I would even maintain that the meaning of the law is discerned in this process of application. Imagine two scholars discussing the eighth commandment. One claims that it forbids embezzlement. The other thinks he understands the commandment but can’t see any application to embezzlement. Now we know that the first scholar is right. But must we not also say that the first scholar understands the meaning of the commandment better than the second? Knowing the meaning of a sentence is not merely being able to replace it with an equivalent sentence (e.g., replacing the Hebrew sentence with the English sentence “Thou shalt not steal”). An animal could be trained to do that. Knowing the meaning is being able to use the sentence, to understand its implications, its powers, its applications. Imagine someone saying that he understands the meaning of a passage of Scripture but doesn’t know at all how to apply it. Taking that claim literally would mean that he could answer no questions about the text, recommend no translations into other languages, draw no implications from it, or explain none of its terms in his own words. Could we seriously accept such a claim? When one lacks knowledge of how to “apply” a text, his claim to know the “meaning” becomes an empty–meaningless–claim. Knowing the meaning, then, is knowing how to apply. The meaning of Scripture is its application.
The interesting result of that line of reasoning is that we need to know the world to understand the meaning of Scripture. Through study of the world, we come to a greater and greater knowledge of the meaning of the law. Adam was told to replenish the earth and subdue it. That “subduing,” however, entailed the development of hydroelectric power and cathode rays and miniaturized transistors. But Adam didn’t know all that. The meaning of “subduing” would grow on him gradually. He would see a rock and ask, “How can I use this in subduing the earth?” He would study it, analyze it, and try various projects with it. Eventually, he would find a use for it and thus learn something more of the meaning of “subdue.”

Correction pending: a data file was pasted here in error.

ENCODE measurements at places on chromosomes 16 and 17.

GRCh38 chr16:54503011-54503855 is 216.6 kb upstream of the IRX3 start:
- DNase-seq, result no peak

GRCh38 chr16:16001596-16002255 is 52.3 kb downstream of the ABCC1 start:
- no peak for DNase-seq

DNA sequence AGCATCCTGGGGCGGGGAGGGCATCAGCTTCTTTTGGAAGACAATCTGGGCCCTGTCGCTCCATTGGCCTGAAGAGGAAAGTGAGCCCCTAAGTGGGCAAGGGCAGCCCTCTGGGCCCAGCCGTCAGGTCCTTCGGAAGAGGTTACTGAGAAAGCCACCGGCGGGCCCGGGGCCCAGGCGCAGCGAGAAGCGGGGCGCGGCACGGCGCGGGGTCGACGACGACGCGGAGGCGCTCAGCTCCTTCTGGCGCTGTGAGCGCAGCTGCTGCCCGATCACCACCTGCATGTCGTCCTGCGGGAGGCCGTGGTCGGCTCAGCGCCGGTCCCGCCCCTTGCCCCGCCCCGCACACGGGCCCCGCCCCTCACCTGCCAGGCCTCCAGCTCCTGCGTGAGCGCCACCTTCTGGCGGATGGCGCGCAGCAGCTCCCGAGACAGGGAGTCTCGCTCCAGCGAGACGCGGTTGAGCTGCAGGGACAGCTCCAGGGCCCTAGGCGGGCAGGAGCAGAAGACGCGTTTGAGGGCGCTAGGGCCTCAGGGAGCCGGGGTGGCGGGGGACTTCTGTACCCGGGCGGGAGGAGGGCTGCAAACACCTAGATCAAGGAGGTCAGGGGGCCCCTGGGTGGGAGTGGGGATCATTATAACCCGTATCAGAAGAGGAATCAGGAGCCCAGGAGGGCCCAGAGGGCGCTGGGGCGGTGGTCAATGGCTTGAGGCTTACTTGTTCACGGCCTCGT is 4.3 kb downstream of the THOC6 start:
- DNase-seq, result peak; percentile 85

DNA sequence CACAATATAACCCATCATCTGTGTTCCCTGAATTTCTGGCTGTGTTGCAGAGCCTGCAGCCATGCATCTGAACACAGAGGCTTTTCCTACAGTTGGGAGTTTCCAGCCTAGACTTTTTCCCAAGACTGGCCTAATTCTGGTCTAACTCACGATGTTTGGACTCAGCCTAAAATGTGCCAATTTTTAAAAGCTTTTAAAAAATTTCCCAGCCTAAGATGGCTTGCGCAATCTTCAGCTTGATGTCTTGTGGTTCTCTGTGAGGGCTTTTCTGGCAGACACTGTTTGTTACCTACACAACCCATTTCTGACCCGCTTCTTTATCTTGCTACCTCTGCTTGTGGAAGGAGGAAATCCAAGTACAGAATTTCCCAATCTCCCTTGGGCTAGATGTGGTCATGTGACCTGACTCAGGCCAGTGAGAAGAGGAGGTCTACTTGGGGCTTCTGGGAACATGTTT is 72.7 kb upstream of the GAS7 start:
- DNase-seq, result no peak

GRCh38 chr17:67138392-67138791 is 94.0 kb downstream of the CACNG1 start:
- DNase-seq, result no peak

This need to gain extrabiblical knowledge to understand the Bible is not an onerous necessity. It is a natural, normal part of our task, and God expects us to do it. He expected Adam to get the information necessary to understand, and Scripture regularly demands its application to current issues. The Pharisees were reproved because they failed to apply the Old Testament Scriptures properly to events of their own time, namely the ministry of Jesus (cf. Matt. 16:3; 22:39; Luke 24:25; John 5:39f.; Rom. 15:4; 2 Tim. 3:16f.; 2 Peter 1:19-21).
Thus every fact tells us something about God’s law. Everything we learn about eggs or petroleum or solar energy or cold fronts–all of this information shows us something of how we may glorify God in the use of His creation. It helps us exegete 1 Corinthians 10:31–and much more.
John Frame, The Doctrine of the Knowledge of God, p. 66-67